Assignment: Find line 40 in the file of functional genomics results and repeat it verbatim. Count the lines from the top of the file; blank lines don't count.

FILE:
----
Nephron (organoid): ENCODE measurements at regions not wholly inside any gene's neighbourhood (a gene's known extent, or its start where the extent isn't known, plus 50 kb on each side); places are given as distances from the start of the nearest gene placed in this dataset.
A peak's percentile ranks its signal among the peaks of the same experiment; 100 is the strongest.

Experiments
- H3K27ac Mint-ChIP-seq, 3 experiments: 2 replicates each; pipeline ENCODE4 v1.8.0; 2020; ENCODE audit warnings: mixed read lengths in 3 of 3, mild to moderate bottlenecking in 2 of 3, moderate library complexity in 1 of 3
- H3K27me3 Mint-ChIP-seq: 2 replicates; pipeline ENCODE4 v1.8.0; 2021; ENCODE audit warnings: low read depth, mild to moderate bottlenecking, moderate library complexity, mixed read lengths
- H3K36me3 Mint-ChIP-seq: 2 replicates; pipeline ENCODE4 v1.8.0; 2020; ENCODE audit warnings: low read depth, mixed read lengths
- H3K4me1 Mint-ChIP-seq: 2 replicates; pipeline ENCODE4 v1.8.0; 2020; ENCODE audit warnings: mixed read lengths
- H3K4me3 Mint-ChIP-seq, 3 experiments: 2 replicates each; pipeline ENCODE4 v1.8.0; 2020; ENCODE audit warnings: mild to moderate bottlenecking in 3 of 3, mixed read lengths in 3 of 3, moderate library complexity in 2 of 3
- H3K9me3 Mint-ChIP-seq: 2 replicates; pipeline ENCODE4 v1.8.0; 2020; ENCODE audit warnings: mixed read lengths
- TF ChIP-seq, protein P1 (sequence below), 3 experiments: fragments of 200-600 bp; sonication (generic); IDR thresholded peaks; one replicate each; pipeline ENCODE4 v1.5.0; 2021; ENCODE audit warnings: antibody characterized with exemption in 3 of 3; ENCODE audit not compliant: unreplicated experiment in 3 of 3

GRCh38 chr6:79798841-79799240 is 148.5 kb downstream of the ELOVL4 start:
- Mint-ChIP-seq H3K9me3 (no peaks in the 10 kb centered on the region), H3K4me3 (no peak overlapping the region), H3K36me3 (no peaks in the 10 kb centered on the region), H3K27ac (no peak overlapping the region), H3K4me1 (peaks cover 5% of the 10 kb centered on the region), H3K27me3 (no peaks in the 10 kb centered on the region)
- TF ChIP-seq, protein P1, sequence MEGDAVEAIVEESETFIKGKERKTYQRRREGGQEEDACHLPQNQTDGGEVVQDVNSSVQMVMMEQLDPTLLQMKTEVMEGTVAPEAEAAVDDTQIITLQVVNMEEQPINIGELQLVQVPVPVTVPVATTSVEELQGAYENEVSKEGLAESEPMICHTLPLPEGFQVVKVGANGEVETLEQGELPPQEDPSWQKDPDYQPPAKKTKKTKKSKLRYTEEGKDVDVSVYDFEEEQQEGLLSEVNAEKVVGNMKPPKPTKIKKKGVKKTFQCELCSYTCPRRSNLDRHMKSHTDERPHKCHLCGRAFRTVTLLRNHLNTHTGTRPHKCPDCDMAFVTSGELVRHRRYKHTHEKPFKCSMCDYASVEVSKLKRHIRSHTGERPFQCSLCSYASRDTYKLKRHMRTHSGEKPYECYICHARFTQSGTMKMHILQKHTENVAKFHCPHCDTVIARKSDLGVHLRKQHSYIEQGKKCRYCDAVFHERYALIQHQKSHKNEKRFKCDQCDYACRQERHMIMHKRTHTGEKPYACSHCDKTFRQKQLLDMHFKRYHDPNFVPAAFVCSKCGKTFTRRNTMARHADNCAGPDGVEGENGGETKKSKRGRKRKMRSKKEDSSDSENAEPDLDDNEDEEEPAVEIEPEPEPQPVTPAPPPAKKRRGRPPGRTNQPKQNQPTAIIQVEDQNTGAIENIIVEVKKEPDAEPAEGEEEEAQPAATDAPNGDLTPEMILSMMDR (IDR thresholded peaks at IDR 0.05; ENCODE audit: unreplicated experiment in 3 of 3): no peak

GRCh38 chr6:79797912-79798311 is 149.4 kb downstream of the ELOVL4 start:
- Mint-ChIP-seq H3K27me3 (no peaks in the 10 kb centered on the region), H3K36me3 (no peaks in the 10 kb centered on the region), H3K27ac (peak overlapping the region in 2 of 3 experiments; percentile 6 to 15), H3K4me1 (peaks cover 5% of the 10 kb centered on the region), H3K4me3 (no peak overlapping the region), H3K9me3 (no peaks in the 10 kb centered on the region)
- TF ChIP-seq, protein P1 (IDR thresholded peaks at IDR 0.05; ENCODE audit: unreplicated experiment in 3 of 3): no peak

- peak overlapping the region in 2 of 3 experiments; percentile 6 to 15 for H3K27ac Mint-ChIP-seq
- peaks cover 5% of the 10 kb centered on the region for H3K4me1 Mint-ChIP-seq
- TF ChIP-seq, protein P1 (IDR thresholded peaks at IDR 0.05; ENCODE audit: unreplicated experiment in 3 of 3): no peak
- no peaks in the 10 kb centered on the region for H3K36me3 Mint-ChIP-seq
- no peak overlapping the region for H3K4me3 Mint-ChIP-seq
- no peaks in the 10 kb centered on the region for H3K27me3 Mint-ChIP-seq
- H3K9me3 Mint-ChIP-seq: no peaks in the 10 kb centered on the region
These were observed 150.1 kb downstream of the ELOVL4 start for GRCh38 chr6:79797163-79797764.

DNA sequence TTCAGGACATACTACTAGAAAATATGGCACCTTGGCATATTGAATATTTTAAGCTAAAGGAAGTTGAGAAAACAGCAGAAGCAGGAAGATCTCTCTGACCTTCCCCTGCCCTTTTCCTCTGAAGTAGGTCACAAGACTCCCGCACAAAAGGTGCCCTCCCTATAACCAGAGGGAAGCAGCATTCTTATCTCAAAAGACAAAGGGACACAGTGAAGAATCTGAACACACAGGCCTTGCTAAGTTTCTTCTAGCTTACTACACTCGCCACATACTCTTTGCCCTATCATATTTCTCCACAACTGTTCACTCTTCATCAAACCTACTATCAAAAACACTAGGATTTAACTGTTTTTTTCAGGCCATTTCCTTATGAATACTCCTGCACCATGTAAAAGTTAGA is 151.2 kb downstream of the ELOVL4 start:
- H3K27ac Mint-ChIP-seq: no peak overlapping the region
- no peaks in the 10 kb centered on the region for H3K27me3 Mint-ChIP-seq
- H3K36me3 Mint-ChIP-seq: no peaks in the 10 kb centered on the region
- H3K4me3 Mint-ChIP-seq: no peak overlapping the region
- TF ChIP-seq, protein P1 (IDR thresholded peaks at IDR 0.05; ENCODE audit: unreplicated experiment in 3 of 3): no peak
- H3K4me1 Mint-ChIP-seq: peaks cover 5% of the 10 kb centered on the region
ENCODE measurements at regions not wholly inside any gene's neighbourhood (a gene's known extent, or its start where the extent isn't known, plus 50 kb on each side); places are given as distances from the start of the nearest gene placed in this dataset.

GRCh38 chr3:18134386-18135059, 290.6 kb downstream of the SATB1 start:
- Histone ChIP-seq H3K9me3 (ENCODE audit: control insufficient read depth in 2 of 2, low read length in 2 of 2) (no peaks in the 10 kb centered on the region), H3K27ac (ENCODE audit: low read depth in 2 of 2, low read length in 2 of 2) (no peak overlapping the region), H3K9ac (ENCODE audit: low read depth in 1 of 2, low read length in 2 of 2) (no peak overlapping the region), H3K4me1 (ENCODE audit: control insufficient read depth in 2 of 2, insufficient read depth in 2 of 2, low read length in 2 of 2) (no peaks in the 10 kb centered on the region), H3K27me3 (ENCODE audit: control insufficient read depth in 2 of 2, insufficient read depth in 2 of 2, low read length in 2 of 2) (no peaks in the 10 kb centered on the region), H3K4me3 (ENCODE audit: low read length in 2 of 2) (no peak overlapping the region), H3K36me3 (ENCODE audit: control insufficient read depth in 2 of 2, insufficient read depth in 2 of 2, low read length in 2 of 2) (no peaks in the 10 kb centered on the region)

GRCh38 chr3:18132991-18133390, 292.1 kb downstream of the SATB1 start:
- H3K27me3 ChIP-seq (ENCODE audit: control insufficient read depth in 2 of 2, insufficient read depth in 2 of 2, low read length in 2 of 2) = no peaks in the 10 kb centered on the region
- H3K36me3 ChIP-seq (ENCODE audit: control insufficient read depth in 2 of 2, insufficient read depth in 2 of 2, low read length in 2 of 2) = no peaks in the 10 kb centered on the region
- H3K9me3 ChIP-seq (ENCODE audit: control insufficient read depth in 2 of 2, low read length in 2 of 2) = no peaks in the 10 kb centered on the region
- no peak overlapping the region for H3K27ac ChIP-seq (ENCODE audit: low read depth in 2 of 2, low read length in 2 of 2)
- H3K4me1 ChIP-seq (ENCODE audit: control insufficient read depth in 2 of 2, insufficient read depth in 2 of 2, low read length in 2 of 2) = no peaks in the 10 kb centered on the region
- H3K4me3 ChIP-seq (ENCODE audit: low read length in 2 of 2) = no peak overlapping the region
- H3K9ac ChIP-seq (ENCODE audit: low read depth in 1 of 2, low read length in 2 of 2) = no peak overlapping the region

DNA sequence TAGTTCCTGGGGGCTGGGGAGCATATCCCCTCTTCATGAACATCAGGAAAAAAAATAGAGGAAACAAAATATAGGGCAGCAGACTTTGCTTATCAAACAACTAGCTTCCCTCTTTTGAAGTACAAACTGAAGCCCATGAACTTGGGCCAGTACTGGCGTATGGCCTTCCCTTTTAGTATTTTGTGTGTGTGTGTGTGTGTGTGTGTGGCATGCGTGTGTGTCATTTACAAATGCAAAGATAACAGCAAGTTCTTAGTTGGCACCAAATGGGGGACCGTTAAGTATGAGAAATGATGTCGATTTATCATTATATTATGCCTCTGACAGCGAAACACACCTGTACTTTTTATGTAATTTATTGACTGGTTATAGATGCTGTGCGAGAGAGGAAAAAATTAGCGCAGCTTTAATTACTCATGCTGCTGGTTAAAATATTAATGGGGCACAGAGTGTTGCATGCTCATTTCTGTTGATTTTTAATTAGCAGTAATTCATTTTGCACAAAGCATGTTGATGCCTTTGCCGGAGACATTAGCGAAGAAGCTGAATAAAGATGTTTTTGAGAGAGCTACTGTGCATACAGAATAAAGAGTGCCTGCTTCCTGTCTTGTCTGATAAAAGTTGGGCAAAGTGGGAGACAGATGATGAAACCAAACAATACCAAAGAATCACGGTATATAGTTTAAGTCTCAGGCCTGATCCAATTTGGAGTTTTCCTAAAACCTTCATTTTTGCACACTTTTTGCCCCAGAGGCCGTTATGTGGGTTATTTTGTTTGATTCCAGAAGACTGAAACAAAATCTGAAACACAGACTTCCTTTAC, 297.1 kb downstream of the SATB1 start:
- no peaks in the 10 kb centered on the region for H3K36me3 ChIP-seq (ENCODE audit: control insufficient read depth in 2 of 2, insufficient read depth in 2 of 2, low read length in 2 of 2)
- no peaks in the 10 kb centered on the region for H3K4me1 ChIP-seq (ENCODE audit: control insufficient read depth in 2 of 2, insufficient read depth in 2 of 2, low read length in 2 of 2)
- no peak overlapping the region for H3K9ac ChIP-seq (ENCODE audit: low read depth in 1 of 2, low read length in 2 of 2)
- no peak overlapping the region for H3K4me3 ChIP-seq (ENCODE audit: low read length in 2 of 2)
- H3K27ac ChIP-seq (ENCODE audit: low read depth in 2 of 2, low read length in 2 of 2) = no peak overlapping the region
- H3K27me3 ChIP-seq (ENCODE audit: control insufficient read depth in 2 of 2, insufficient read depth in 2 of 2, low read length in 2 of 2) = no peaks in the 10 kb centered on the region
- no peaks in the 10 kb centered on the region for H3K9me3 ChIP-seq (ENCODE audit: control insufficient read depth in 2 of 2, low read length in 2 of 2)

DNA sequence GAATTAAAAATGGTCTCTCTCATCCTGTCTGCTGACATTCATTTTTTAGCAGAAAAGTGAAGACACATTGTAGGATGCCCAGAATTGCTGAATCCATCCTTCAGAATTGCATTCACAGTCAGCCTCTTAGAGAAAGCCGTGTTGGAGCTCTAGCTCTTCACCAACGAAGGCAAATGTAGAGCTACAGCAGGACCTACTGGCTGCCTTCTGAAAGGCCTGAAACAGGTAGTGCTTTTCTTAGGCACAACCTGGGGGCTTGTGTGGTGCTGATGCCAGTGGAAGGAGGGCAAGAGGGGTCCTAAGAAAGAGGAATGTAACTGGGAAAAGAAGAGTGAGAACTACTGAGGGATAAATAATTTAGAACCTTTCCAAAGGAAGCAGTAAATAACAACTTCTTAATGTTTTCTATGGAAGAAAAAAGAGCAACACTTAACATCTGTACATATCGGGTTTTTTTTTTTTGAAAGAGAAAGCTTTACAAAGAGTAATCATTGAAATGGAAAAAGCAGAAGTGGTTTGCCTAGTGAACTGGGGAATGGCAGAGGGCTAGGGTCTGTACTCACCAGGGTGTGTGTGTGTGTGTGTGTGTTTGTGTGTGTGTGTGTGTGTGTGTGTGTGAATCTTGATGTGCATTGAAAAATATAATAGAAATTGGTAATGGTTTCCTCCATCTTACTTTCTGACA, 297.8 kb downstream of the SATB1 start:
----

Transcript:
- H3K4me1 ChIP-seq (ENCODE audit: control insufficient read depth in 2 of 2, insufficient read depth in 2 of 2, low read length in 2 of 2) = no peaks in the 10 kb centered on the region